This blog post was written by Kate McKeown, a student in Mayo Clinic's medical laboratory science class of 2017.
When it came to choosing a future career, I was a member of the large crowd of undergraduate students who lacked a sense of direction. There were a few things that I did know for certain: I loved science, and I loved helping people. Naturally, I desired to find a career that would combine these two passions, but what exactly that career would be was unclear. I was determined to investigate my options and confidently charged into my career search.
What followed was a lot of despairing trial and error.
I’ll spare you the details of my long, forlorn career quest and give you the abbreviated version. From completing my bachelor’s degree in microbiology to working as an EMT following college (and everything in between), my career exploration boiled down to a single realization: The career in which I would be happiest would be the career in which I got to: 1.) work in a laboratory and 2.) help people every day.
However, this begged the question: does such a career even exist?
I stumbled upon the answer to this question when I met up with an old friend who had coincidentally obtained her bachelor’s in medical laboratory science (MLS). She enthusiastically spoke about her experience working in a clinical laboratory. She shared her knowledge about the lab methods she used every day and the various different sections of the laboratory in which she got to work.
As I listened to her talk about her job, I thought, "FINALLY! This is exactly what I’ve been looking for!"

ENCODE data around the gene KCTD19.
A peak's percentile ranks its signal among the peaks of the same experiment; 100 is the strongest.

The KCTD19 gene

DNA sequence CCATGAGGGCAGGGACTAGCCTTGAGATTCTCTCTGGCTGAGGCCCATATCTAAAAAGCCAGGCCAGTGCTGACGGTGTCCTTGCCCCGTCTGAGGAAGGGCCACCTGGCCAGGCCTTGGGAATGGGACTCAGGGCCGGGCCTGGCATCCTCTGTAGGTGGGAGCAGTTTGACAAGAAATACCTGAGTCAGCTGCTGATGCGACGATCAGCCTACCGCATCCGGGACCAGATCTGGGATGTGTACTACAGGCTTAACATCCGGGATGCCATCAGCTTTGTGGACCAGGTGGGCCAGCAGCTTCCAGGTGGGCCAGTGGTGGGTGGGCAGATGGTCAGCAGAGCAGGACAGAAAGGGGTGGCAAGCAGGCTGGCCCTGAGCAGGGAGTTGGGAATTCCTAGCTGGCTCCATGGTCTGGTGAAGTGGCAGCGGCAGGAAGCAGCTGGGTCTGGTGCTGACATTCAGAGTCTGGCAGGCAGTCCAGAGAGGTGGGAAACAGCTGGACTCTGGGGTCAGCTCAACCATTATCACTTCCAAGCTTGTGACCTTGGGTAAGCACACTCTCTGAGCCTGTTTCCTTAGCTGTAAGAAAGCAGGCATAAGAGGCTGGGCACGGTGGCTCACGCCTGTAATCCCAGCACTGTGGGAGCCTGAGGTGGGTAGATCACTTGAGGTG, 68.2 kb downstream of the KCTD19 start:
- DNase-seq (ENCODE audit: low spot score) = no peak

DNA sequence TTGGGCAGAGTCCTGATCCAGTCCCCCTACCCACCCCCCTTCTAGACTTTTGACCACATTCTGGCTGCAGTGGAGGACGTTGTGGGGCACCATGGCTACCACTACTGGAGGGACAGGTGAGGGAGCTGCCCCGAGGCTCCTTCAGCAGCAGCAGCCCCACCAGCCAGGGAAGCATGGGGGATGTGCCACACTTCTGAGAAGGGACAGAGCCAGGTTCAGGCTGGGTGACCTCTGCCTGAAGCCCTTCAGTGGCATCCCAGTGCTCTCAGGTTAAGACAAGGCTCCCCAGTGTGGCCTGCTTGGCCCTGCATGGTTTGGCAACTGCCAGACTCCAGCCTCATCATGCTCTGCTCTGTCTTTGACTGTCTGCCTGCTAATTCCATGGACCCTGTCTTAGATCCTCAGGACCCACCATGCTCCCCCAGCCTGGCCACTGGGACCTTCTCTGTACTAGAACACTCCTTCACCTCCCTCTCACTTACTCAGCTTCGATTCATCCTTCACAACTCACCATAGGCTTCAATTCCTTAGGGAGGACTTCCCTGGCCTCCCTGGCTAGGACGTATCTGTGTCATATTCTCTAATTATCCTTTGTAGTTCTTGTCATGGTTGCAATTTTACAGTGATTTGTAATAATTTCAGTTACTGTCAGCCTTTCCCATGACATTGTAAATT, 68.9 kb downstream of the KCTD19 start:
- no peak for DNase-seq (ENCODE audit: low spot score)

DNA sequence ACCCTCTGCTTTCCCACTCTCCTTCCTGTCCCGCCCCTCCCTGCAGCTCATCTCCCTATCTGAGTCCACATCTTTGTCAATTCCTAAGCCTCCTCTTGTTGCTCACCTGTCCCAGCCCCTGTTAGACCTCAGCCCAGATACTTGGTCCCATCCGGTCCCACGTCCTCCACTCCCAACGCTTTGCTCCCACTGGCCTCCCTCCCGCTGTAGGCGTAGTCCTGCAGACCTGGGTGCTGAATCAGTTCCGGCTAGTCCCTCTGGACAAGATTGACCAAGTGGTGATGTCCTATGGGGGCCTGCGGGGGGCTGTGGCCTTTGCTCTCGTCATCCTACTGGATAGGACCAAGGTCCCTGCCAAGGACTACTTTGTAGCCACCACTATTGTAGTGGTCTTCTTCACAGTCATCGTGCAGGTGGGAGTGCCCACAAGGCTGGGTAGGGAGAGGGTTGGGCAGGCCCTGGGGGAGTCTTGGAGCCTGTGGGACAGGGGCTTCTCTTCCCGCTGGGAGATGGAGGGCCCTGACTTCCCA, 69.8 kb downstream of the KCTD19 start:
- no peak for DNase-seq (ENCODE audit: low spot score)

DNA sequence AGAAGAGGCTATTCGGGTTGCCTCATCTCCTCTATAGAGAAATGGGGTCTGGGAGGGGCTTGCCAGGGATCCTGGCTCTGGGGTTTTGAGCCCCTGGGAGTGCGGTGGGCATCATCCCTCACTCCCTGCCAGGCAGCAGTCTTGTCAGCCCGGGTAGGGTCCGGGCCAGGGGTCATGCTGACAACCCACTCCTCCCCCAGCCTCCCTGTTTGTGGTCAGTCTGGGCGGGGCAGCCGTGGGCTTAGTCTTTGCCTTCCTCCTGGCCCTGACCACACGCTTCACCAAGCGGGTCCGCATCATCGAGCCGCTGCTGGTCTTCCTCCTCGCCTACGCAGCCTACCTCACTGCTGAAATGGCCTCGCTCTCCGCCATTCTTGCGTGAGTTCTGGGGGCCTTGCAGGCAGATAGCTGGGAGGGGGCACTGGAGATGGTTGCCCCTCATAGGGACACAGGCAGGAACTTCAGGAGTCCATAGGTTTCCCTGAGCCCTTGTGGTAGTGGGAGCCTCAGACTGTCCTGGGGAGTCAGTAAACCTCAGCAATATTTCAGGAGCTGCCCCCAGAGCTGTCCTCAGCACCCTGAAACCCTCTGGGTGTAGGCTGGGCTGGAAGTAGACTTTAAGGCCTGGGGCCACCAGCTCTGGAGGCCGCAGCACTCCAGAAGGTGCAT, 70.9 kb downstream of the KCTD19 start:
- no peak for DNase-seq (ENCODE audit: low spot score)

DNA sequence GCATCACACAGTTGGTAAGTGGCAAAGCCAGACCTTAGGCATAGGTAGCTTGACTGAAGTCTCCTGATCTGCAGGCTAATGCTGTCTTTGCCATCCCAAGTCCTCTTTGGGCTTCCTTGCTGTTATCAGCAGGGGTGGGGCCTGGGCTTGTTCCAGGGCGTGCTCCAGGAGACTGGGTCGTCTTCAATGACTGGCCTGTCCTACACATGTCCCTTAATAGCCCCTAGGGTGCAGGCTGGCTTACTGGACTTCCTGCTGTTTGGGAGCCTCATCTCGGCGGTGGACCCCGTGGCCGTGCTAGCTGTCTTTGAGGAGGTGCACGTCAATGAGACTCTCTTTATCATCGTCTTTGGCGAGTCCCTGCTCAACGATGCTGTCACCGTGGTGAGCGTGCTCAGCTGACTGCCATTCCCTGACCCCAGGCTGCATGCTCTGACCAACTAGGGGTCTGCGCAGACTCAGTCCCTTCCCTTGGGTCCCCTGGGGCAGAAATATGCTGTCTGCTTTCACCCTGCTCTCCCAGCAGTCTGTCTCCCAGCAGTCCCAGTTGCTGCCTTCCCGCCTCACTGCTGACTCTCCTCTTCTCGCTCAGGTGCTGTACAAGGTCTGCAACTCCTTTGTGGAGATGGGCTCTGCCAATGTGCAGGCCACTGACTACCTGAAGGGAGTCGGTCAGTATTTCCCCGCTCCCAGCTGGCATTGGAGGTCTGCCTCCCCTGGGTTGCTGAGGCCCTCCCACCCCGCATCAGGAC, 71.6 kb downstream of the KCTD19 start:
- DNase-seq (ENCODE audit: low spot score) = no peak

Following this eureka moment, I did some research and found that I needed to complete an MLS certification program to become a certified Medical Lab Scientist. Upon finding Mayo’s MLS program, I knew immediately that this was the program I wanted to be a part of.
Indeed, becoming a student in Mayo’s MLS program has proven to me that I have made the right career choice. In the program so far, we have learned about the various divisions of MLS and the laboratory methods used in each field. This alone has shown me the incredible breadth of clinical laboratory science. From hematology to microbiology, clinical chemistry to molecular diagnostics, I am thrilled that we, as students, get the opportunity to learn about and practice in these fields. I know that this will be a career in which we get the opportunity to gain more medical and laboratory knowledge every day. What is more, with every sample run, with every test performed, a patient receives information that will help him or her.
Unfortunately, MLS is not a career that many college students (or people in general) are aware of.
I think that many students who express interest in science are trained to think that their only two career options are research or medical school.
The careers in the middle ground between these two options are rarely presented or explored. I certainly wish that I had known about MLS sooner. For anyone reading this who is interested in a science or health care field but uncertain about which direction to take, I urge him or her to consider MLS. It may be the exact career that you have been looking for.